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Economics at the top of the agenda for President Morsy in Riyadh

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Economics at the top of the agenda for President Morsy in Riyadh

Remittances, trade, and investment at the heart of discussion between the two states despite the specter of political friction


A picture released by the Egyptian Presidency shows Saudi Arabia Crown Prince Salman Bin Abdulaziz al-Saud (R) greeting Egyptian President Mohamed Morsy upon his arrival in Jeddah on 11 July (AFP PHOTO / AHMED FUAD)
A picture released by the Egyptian Presidency shows Saudi Arabia Crown Prince Salman Bin Abdulaziz al-Saud (R) greeting Egyptian President Mohamed Morsy upon his arrival in Jeddah on 11 July (AFP PHOTO / AHMED FUAD)

At the top of the agenda during President Mohammed Morsy’s trip to Saudi Arabia is a conversation about economics.  Saudi Arabia has already lent $1 billion to Egypt, in addition to a $500 million contribution to bolster the post-revolutionary budget. 

However, the leaders of Saudi Arabia have reasons to be wary of supporting Morsy.  The Muslim Brotherhood’s rise in Egypt has been greeted with misgivings in Saudi Arabia.  It represents a threat to the bilateral relationship between the two Sunni powers and could encourage grassroots Islamic organizations within the gulf nation.

Despite this, Egypt is interested in maintaining a positive relationship because it receives huge sums of cash from expatriates working in Saudi Arabia.  The Financial Times reports that some 1.65 million Egyptians are sending remittances back home.  The two countries are a perfect match because Egypt’s lack of jobs sends many workers looking abroad while a growing, but less populated, Saudi Arabia has been eager to employ low wage workers.  It is important for Morsy to ensure that this flow of money is not interrupted because of political fears or bickering.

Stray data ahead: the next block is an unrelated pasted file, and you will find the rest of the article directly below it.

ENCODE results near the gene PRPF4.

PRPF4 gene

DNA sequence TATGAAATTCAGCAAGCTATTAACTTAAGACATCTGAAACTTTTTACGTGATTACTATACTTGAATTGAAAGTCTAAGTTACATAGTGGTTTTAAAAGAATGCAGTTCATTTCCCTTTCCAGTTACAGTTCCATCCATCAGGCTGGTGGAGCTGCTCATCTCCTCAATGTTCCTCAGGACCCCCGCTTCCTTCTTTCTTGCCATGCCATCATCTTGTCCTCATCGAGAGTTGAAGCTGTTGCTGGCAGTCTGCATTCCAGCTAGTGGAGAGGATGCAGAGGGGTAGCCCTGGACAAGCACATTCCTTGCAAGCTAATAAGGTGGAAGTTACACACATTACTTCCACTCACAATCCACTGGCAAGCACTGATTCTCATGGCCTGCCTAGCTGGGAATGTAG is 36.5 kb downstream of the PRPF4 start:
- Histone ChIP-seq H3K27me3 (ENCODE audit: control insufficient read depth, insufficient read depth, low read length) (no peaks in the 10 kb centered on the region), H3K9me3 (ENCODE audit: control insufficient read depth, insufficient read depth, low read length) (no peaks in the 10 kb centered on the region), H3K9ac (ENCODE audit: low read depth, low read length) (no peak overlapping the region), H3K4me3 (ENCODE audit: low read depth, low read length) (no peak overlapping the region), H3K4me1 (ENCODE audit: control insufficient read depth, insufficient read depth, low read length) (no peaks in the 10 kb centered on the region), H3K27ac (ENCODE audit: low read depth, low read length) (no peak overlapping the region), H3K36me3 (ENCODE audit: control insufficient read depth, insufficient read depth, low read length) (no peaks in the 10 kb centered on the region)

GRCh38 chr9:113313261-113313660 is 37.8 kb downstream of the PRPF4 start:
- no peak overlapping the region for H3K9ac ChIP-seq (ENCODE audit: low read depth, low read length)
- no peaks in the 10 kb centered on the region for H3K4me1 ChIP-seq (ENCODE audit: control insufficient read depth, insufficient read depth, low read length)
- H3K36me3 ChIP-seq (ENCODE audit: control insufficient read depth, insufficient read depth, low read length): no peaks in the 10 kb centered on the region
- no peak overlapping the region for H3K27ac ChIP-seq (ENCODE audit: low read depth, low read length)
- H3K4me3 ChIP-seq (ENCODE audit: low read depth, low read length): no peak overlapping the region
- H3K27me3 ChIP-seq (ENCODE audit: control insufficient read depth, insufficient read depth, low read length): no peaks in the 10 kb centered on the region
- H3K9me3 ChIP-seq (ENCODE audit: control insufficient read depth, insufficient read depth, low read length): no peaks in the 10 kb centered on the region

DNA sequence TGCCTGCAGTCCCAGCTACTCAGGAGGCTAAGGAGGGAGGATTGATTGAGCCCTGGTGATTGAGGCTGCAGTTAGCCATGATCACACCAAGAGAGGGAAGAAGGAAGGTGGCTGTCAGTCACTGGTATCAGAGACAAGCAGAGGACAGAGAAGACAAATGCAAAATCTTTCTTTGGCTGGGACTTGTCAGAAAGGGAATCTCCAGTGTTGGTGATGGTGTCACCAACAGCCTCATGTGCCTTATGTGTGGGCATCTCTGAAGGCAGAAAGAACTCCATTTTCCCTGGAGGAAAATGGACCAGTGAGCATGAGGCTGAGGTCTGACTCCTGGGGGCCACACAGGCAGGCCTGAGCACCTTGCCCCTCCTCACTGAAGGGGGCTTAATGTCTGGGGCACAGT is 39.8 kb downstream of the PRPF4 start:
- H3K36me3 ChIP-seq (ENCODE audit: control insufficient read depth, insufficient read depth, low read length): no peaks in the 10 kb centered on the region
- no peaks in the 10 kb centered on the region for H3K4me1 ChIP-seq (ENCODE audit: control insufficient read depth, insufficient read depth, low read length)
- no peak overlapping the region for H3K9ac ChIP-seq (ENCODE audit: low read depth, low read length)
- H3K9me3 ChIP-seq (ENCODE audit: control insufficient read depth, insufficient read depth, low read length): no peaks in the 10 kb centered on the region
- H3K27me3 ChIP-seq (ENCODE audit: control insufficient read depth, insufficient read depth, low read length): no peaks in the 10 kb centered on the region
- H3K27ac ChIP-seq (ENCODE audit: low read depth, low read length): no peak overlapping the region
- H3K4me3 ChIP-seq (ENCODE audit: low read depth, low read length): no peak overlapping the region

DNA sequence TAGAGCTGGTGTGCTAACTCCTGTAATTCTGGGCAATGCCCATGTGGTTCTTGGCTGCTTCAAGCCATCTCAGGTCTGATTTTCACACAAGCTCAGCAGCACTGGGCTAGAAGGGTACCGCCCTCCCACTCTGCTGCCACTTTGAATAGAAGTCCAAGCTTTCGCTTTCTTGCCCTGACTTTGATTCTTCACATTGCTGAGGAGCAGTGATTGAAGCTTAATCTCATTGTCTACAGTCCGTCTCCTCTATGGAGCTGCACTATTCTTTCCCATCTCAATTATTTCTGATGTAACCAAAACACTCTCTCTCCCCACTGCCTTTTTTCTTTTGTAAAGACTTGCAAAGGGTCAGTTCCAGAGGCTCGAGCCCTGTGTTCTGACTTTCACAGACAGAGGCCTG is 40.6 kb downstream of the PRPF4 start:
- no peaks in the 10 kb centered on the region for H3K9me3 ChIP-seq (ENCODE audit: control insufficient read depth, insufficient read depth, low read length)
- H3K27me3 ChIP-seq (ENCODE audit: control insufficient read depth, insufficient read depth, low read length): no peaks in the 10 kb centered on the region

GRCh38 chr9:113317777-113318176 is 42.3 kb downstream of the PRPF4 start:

The two countries do a great deal of business with each other outside of the remittances.  The Egyptian State Information Service points out that Saudi Arabia is the largest Arab investor in Egypt.  Recently the total volume of trade has remained over $4 billion each year.  Egypt exports fruits and vegetables, steel and iron, and electrical equipment.  In return Saudi Arabia offers vast amounts of oil.

Saudi Arabia is also in need of Arab allies at a time of widespread instability.  The kingdom neighbors Syria, Bahrain, Yemen, and Iraq, all of which face varying degrees of violence, and relations with Iran have long been bitter.

In many ways it makes sense that Morsy is choosing Saudi Arabia as his first international destination since becoming president.  Egypt desperately needs economic assistance and finance is something Saudi Arabia has to offer.  The Saudis want a stable and reliable trading partner and are indicating that they believe the Muslim Brotherhood can supply that.

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https://www.dailynewsegypt.com/2012/07/12/economics-at-the-top-of-the-agenda-for-president-morsy-in-riyadh/
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